Women and seniors have specific needs in relation to safety and convenience for public transit.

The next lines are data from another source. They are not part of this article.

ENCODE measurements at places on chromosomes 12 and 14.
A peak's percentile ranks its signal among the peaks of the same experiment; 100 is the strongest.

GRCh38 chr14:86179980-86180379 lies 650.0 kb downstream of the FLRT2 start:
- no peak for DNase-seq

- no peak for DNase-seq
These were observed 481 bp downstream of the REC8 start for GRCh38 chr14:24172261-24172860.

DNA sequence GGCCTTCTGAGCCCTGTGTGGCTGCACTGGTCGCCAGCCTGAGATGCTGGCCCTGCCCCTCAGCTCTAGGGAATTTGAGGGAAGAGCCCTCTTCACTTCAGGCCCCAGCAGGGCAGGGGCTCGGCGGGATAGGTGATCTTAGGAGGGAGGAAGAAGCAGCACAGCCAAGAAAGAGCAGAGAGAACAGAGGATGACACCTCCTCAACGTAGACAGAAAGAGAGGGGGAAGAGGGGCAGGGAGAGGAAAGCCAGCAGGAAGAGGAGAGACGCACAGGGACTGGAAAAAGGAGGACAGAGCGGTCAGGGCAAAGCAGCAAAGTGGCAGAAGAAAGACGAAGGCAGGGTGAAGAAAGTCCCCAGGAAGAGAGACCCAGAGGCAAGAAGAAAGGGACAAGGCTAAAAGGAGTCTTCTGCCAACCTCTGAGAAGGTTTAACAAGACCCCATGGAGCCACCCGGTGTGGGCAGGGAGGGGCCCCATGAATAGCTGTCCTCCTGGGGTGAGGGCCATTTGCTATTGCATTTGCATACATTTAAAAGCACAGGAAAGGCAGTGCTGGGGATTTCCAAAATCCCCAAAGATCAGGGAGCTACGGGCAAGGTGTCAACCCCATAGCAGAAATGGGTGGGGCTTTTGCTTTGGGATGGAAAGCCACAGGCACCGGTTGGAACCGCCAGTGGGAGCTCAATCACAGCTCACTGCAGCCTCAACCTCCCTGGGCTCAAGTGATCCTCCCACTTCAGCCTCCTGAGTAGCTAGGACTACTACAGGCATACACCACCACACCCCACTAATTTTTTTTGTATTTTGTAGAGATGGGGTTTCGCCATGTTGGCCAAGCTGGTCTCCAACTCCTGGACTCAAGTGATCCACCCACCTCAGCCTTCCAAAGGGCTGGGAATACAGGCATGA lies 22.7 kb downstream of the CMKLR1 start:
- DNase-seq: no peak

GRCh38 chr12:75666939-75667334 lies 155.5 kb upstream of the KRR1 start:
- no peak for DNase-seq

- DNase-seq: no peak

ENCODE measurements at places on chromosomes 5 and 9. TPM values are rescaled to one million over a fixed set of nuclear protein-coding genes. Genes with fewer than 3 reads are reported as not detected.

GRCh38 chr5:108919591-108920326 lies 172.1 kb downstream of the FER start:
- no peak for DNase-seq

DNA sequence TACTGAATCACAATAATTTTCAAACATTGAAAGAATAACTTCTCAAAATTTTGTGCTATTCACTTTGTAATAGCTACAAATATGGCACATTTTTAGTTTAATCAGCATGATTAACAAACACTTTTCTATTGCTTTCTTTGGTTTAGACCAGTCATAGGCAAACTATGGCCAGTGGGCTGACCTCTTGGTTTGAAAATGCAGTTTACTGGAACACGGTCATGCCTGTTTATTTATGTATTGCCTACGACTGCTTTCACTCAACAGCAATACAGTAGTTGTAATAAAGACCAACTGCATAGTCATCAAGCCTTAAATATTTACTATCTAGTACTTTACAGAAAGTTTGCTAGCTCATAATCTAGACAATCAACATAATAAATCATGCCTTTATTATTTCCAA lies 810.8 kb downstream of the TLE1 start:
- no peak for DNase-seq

I would also like to suggest that such everyday things as public transit would be infinitely more efficient and productive if managed by women. There are so many financially challenged single mothers who depend on public transit to get to their underpaid jobs, who have insights SUV-driving men will never understand. Ancillary services like moving sidewalks, access and egress, lighting, security, train or bus connections that were more accommodating of strollers, wheelchairs, bundle buggies, small children and even fares would be better designed and more efficient. Women would be loathe to start wars; we have no interest in seeing our husbands, sons and daughters sent off to die for a slice of foreign dirt. We’d put the kettle on, make a large pot of tea or coffee, crack open a box of cookies and get down to the business of resolving our differences. The only boots on the ground would be suede or comfortable patent leather together under the kitchen table.